The Brutalist Playground by Assemble and Simon Terill at The Royal Institute of British Architects, London. Photography by Tristan Fewings The Brutalist Playground by Assemble and Simon Terill at The Royal Institute of British Architects, London. Photography by Tristan Fewings
The Brutalist Playground by Assemble and Simon Terill at The Royal Institute of British Architects, London. Photography by Tristan Fewings The Brutalist Playground by Assemble and Simon Terill at The Royal Institute of British Architects, London. Photography by Tristan Fewings
The Brutalist Playground by Assemble and Simon Terill at The Royal Institute of British Architects, London. Photography by Tristan Fewings The Brutalist Playground by Assemble and Simon Terill at The Royal Institute of British Architects, London. Photography by Tristan Fewings
The Brutalist Playground by Assemble and Simon Terill at The Royal Institute of British Architects, London. Photography by Tristan Fewings The Brutalist Playground by Assemble and Simon Terill at The Royal Institute of British Architects, London. Photography by Tristan Fewings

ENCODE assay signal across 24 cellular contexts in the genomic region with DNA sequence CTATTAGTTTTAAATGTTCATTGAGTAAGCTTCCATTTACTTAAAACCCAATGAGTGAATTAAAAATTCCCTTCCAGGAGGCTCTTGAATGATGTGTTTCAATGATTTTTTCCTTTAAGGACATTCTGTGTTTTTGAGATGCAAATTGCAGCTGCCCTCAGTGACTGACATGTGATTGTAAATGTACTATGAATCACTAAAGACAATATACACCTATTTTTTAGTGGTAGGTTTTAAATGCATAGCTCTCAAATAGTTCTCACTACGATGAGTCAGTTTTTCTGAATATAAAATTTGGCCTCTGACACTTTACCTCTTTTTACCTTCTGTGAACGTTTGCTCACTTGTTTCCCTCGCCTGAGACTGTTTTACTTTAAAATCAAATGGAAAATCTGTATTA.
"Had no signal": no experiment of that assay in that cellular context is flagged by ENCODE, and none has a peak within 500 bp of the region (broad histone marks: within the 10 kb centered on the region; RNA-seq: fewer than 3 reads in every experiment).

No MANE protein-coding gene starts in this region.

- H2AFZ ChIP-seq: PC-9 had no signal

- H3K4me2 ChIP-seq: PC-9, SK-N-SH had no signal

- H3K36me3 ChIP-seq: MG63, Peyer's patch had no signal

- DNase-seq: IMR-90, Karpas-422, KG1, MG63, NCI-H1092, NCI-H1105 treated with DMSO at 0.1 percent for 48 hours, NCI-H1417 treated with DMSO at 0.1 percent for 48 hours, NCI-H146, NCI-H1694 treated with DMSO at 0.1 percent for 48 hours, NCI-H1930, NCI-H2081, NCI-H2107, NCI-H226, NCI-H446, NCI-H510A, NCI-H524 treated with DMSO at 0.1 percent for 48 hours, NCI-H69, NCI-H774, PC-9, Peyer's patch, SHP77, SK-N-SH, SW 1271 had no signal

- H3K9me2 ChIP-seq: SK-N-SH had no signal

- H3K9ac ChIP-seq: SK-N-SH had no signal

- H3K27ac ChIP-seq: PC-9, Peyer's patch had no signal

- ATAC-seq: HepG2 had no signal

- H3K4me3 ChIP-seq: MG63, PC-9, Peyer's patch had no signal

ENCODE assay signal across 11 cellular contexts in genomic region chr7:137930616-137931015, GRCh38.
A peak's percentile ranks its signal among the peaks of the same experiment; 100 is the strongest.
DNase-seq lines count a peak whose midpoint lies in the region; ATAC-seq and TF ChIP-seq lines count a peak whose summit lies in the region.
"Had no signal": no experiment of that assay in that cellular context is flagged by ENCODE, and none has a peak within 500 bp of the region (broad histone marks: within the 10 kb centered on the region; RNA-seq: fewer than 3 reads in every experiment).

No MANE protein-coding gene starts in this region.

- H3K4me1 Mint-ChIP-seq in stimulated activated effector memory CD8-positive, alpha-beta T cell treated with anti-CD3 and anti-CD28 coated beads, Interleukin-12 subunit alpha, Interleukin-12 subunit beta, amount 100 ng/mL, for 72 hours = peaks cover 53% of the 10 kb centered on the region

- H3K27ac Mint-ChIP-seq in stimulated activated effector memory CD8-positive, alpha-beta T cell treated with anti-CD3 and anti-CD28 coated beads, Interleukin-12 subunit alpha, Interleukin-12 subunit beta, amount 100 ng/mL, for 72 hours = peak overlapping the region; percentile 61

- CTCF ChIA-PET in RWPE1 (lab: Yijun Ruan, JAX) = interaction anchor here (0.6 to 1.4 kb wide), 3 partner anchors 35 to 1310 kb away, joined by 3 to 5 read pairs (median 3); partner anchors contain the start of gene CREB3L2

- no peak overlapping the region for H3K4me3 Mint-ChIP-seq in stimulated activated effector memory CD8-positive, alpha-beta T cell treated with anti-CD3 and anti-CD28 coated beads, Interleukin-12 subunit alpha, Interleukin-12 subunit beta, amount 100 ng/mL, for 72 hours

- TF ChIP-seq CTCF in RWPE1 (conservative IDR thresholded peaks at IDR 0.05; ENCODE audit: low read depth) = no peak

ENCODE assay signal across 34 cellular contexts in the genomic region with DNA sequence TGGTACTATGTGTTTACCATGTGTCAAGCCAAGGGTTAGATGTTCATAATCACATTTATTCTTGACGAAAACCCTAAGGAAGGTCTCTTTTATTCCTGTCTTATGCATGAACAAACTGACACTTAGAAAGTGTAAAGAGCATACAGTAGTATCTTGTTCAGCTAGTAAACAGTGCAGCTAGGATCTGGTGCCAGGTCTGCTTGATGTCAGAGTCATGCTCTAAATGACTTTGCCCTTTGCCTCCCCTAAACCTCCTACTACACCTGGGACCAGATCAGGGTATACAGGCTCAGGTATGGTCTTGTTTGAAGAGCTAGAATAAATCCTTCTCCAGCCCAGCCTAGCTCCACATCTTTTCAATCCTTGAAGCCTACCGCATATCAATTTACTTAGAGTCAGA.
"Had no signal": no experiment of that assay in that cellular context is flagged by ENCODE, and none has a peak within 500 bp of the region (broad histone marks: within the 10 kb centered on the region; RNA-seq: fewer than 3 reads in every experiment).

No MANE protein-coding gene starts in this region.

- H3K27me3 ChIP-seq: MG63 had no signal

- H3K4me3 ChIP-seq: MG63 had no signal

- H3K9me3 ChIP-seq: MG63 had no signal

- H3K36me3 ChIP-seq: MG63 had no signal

Child’s play

16 : 06 : 2015 Assemble : Simon Terrill : The Brutalist Playground

London – Artist Simon Terrill and art collective Assemble have revived the Brutalist playgrounds of post-war Britain for a new exhibition at the Royal Institute of British Architects. 

  • Re-imagines iconic structures that have since been destroyed or deemed unsafe for children
  • The exhibition will run from June until August and will be accompanied by a series of talks and events

Filling an entire gallery inside the Royal Institute of British Architects (RIBA), The Brutalist Playground features iconic examples of now forgotten design. Terrill himself lives near a former Brutalist playground and was inspired to recreate the controversial structures based on photographs unearthed from the RIBA archives.

Examples such as the Churchill Gardens estate’s lookout platform and balustrade have been given a contemporary makeover, swapping concrete for foam and a lick of pastel paint, intended as a comment on our health and safety-obsessed culture.

‘What attracted us to these Brutalist designs was how unusual they look compared with today’s playgrounds,’ Assemble’s Joe Halligan tells LS:N Global. ‘We have found it interesting to see how people play and interact with these structures compared to, say, a set of swings or a slide.’

The Big Picture: For more awe-inspiring examples of child’s play, read our article on Marvin Gaye Chetwynd’s The Idol, a soft play area in Barking that evokes our neolithic past. Check out part two of our Milan Salone Internazionale del Mobile review for more on how Imagination Scapes are combining low-value materials with a contemporary vibrant aesthetic.

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